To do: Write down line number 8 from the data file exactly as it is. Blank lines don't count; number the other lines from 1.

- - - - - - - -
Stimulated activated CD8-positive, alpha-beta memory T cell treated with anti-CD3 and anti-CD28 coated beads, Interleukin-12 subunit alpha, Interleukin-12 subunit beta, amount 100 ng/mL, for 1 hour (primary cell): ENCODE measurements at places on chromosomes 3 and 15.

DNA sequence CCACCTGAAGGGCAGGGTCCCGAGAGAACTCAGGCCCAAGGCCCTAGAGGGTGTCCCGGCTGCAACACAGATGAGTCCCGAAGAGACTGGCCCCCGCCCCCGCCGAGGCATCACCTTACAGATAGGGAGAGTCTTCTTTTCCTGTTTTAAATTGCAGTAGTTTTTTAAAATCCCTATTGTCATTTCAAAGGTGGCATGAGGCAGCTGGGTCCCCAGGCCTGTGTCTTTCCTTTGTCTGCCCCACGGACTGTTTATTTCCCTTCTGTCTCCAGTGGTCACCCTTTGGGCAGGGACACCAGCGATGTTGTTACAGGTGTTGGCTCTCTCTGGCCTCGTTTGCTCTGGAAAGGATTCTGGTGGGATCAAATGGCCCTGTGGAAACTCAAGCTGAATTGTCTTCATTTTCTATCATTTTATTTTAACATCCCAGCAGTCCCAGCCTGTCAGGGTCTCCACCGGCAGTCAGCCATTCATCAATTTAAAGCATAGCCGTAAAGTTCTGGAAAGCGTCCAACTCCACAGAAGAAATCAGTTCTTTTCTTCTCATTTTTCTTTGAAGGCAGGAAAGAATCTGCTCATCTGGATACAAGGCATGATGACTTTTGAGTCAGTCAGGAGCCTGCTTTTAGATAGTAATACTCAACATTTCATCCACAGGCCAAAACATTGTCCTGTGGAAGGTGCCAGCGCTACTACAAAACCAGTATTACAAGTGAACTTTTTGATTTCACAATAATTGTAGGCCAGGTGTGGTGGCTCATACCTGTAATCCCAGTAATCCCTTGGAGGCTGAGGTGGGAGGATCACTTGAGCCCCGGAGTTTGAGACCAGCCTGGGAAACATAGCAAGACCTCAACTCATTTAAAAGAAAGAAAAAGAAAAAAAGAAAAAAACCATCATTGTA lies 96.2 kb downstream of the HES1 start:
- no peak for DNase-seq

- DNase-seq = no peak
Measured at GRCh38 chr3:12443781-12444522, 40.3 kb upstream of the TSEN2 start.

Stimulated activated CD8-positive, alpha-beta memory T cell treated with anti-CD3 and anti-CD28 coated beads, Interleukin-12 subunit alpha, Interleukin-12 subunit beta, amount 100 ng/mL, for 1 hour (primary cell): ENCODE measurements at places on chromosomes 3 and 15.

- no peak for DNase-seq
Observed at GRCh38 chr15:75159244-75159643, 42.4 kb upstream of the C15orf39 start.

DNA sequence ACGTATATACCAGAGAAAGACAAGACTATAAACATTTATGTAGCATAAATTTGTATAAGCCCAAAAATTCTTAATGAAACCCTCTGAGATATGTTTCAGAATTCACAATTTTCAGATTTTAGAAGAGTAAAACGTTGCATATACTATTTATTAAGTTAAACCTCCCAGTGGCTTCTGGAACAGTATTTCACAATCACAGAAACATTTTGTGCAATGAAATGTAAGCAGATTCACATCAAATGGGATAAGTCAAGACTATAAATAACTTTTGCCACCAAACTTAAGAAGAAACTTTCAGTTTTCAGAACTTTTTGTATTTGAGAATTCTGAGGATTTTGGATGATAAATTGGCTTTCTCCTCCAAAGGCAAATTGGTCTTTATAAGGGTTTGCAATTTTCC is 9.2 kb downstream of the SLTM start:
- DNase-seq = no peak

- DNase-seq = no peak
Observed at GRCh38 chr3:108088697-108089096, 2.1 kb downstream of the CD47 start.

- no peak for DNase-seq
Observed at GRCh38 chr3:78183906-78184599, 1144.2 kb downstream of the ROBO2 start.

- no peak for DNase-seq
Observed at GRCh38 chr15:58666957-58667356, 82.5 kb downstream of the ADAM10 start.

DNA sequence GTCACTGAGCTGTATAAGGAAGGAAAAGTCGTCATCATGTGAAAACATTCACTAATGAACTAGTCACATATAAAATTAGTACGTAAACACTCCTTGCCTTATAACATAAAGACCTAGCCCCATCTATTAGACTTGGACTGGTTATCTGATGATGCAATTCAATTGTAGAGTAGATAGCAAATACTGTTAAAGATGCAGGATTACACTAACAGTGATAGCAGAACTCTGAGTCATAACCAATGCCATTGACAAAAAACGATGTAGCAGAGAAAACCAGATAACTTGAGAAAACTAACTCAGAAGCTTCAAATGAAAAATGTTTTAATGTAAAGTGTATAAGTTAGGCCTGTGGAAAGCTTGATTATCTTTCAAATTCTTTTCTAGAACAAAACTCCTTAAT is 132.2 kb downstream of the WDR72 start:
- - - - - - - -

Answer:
Observed at GRCh38 chr15:75159244-75159643, 42.4 kb upstream of the C15orf39 start.